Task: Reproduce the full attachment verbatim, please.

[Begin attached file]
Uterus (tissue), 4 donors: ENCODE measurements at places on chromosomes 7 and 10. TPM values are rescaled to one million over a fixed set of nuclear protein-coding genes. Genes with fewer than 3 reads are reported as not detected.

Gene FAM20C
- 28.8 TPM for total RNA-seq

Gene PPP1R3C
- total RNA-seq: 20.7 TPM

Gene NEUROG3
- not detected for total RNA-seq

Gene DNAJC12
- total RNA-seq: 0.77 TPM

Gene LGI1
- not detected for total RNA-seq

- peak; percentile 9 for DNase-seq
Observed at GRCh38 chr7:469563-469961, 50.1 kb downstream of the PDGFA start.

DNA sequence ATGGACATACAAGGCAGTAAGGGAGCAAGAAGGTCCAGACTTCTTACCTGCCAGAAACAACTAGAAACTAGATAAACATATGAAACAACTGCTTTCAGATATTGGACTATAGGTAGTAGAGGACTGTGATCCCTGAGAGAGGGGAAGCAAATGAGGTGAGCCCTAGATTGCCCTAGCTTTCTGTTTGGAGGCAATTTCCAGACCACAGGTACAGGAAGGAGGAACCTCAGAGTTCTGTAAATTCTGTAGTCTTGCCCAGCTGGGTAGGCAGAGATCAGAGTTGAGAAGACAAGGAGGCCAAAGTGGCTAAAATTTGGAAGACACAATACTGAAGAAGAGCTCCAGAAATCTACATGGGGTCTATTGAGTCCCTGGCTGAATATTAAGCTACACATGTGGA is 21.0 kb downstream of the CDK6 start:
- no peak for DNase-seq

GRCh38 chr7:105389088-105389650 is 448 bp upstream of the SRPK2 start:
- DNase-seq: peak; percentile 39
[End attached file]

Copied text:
Uterus (tissue), 4 donors: ENCODE measurements at places on chromosomes 7 and 10. TPM values are rescaled to one million over a fixed set of nuclear protein-coding genes. Genes with fewer than 3 reads are reported as not detected.

Gene FAM20C
- 28.8 TPM for total RNA-seq

Gene PPP1R3C
- total RNA-seq: 20.7 TPM

Gene NEUROG3
- not detected for total RNA-seq

Gene DNAJC12
- total RNA-seq: 0.77 TPM

Gene LGI1
- not detected for total RNA-seq

- peak; percentile 9 for DNase-seq
Observed at GRCh38 chr7:469563-469961, 50.1 kb downstream of the PDGFA start.

DNA sequence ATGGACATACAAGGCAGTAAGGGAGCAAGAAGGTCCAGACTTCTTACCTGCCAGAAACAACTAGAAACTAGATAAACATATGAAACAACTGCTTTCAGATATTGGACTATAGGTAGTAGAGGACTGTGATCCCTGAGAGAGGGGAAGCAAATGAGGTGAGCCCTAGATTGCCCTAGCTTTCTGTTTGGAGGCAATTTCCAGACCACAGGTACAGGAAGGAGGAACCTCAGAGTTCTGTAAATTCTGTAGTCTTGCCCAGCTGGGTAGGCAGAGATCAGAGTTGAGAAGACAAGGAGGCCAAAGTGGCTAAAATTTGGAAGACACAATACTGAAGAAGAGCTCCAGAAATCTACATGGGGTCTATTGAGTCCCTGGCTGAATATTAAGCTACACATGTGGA is 21.0 kb downstream of the CDK6 start:
- no peak for DNase-seq

GRCh38 chr7:105389088-105389650 is 448 bp upstream of the SRPK2 start:
- DNase-seq: peak; percentile 39